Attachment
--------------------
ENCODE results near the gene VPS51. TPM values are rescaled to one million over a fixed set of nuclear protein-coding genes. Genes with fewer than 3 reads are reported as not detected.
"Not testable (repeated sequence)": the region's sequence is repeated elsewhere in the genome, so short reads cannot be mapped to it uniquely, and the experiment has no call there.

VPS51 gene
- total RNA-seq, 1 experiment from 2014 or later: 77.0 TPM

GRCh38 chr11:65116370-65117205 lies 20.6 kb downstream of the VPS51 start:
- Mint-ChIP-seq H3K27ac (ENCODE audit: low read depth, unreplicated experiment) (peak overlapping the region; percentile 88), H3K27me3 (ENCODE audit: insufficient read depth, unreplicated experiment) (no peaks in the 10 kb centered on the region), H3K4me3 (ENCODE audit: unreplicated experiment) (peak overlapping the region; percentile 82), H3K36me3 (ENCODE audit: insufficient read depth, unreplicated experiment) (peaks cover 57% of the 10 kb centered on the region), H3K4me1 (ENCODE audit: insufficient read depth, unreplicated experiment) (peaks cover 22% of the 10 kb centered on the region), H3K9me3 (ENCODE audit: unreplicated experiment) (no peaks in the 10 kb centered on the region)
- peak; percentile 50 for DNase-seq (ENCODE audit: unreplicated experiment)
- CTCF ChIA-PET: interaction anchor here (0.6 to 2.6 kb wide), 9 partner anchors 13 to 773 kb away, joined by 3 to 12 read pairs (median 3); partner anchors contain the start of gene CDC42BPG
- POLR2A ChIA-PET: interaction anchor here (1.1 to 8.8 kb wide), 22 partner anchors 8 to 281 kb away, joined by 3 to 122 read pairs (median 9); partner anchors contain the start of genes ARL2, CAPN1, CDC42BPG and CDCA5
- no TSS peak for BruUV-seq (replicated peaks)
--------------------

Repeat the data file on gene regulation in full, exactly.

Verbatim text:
ENCODE results near the gene VPS51. TPM values are rescaled to one million over a fixed set of nuclear protein-coding genes. Genes with fewer than 3 reads are reported as not detected.
"Not testable (repeated sequence)": the region's sequence is repeated elsewhere in the genome, so short reads cannot be mapped to it uniquely, and the experiment has no call there.

VPS51 gene
- total RNA-seq, 1 experiment from 2014 or later: 77.0 TPM

GRCh38 chr11:65116370-65117205 lies 20.6 kb downstream of the VPS51 start:
- Mint-ChIP-seq H3K27ac (ENCODE audit: low read depth, unreplicated experiment) (peak overlapping the region; percentile 88), H3K27me3 (ENCODE audit: insufficient read depth, unreplicated experiment) (no peaks in the 10 kb centered on the region), H3K4me3 (ENCODE audit: unreplicated experiment) (peak overlapping the region; percentile 82), H3K36me3 (ENCODE audit: insufficient read depth, unreplicated experiment) (peaks cover 57% of the 10 kb centered on the region), H3K4me1 (ENCODE audit: insufficient read depth, unreplicated experiment) (peaks cover 22% of the 10 kb centered on the region), H3K9me3 (ENCODE audit: unreplicated experiment) (no peaks in the 10 kb centered on the region)
- peak; percentile 50 for DNase-seq (ENCODE audit: unreplicated experiment)
- CTCF ChIA-PET: interaction anchor here (0.6 to 2.6 kb wide), 9 partner anchors 13 to 773 kb away, joined by 3 to 12 read pairs (median 3); partner anchors contain the start of gene CDC42BPG
- POLR2A ChIA-PET: interaction anchor here (1.1 to 8.8 kb wide), 22 partner anchors 8 to 281 kb away, joined by 3 to 122 read pairs (median 9); partner anchors contain the start of genes ARL2, CAPN1, CDC42BPG and CDCA5
- no TSS peak for BruUV-seq (replicated peaks)